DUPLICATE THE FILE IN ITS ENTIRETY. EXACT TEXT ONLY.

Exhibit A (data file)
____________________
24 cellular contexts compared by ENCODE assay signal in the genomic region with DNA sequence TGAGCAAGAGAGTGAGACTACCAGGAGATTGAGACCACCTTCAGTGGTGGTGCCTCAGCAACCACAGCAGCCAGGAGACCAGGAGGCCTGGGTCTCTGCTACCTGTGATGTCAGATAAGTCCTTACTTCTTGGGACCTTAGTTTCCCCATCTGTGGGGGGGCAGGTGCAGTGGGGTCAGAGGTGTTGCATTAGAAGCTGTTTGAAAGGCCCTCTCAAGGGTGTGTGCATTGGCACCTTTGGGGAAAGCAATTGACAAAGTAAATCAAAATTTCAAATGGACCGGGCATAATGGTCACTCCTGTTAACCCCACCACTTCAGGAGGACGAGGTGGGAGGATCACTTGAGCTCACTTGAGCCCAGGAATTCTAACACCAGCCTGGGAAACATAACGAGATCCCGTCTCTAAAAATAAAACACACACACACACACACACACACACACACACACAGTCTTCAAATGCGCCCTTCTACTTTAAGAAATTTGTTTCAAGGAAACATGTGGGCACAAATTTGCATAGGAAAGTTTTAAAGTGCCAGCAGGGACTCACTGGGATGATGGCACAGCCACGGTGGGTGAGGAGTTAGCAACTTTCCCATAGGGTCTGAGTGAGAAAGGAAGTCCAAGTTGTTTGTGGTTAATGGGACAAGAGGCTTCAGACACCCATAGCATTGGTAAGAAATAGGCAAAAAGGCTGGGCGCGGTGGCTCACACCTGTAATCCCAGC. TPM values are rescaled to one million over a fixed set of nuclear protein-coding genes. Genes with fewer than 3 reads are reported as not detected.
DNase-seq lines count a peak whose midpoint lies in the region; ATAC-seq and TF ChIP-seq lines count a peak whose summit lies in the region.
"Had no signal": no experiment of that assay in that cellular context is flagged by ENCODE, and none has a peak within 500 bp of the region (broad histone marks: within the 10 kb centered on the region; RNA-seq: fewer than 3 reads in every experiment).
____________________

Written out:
24 cellular contexts compared by ENCODE assay signal in the genomic region with DNA sequence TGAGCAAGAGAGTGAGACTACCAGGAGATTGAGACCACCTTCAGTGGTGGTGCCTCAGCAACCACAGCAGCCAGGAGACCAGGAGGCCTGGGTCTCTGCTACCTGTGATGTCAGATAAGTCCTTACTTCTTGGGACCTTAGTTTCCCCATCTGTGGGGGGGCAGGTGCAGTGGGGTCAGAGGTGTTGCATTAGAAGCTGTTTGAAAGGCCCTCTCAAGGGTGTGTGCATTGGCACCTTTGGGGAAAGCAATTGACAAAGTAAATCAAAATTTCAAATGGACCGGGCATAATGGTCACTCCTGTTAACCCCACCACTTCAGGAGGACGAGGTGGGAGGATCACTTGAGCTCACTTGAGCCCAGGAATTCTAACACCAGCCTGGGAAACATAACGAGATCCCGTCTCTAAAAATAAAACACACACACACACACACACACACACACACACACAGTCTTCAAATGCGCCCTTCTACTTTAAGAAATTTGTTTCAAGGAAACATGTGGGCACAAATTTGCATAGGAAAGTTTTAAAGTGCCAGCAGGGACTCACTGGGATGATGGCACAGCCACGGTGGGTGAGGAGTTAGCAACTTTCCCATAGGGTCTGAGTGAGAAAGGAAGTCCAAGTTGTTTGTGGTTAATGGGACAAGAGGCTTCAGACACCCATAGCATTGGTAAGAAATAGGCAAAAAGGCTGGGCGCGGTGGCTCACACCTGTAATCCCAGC. TPM values are rescaled to one million over a fixed set of nuclear protein-coding genes. Genes with fewer than 3 reads are reported as not detected.
DNase-seq lines count a peak whose midpoint lies in the region; ATAC-seq and TF ChIP-seq lines count a peak whose summit lies in the region.
"Had no signal": no experiment of that assay in that cellular context is flagged by ENCODE, and none has a peak within 500 bp of the region (broad histone marks: within the 10 kb centered on the region; RNA-seq: fewer than 3 reads in every experiment).